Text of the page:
22 May Lack of Dialysis Access for Undocumented Immigrants Stresses Patients and Providers
MedicalResearch.com Interview with:
Lilia Cervantes, M.D.
Internal Medicine, Hospitalist
Denver Health and Hospital Authority
Assistant Professor, Division of General Internal Medicine
Founder, Healthcare Interest Program and Health Equity Lecture Series
at Denver Health
University of Colorado Health Sciences Center
MedicalResearch.com: What is the background for this study? What are the main findings?
Response: For most undocumented immigrants with kidney failure in the U.S., access to hemodialysis is limited and they can only receive it when they are critically ill and near-death. This type of “emergency-only” hemodialysis is already known to be nearly 4-fold more costly, has 14-fold higher mortality rate, and leads to debilitating physical and psychosocial distress for these patients compared to those receiving regular hemodialysis.
This study shows that clinicians who are forced to provide this substandard care are also harmed. They experience moral distress, emotional exhaustion, and several other drives of professional burnout due to witnessing needless suffering and high mortality.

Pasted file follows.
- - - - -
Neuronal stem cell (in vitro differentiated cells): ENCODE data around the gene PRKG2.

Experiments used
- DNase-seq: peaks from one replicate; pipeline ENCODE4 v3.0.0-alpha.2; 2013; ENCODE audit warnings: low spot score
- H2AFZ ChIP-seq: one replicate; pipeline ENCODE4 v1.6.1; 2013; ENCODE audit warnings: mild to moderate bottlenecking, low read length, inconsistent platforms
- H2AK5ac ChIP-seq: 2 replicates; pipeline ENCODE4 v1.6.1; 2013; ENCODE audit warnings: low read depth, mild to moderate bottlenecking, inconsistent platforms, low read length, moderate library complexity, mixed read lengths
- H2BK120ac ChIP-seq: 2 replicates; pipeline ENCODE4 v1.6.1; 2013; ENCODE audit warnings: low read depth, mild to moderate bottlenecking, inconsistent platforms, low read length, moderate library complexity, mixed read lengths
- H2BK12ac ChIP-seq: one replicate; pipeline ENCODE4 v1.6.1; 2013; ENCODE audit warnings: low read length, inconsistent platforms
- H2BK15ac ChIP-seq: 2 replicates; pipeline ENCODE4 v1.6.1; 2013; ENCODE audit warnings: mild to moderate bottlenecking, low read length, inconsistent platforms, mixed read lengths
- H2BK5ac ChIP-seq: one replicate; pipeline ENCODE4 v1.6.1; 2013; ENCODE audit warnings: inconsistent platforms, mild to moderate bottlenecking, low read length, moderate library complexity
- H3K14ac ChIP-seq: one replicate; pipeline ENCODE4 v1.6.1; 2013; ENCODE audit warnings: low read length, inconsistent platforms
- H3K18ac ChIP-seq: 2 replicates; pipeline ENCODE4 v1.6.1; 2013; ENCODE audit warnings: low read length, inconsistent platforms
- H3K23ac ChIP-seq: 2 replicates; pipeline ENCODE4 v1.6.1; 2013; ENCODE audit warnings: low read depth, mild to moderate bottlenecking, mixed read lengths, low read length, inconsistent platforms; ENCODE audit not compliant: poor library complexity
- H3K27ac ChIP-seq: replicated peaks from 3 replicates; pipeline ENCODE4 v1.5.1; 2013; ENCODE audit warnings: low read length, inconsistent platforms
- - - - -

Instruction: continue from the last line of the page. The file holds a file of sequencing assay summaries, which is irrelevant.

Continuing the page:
MedicalResearch.com: What should readers take away from your report?
Response: Few states have enacted programs to provide regular hemodialysis for undocumented immigrants who develop kidney failure, which are more cost effective and humane for both patients and their doctors, but these aren’t yet widespread.
MedicalResearch.com: What recommendations do you have for future research as a result of this work?
Response: Future studies may assess the cost-effectives of inadequate care. Additionally, we may assess the perspectives of legislators, as well as the perspectives of the patients’ family members and other caregivers and the burden of emergency-only hemodialysis on them.
Cervantes L, Richardson S, Raghavan R, Hou N, Hasnain-Wynia R, Wynia MK, et al. Clinicians’ Perspectives on Providing Emergency-Only Hemodialysis to Undocumented Immigrants: A Qualitative Study. Ann Intern Med. [Epub ahead of print 22 May 2018] doi: 10.7326/M18-0400
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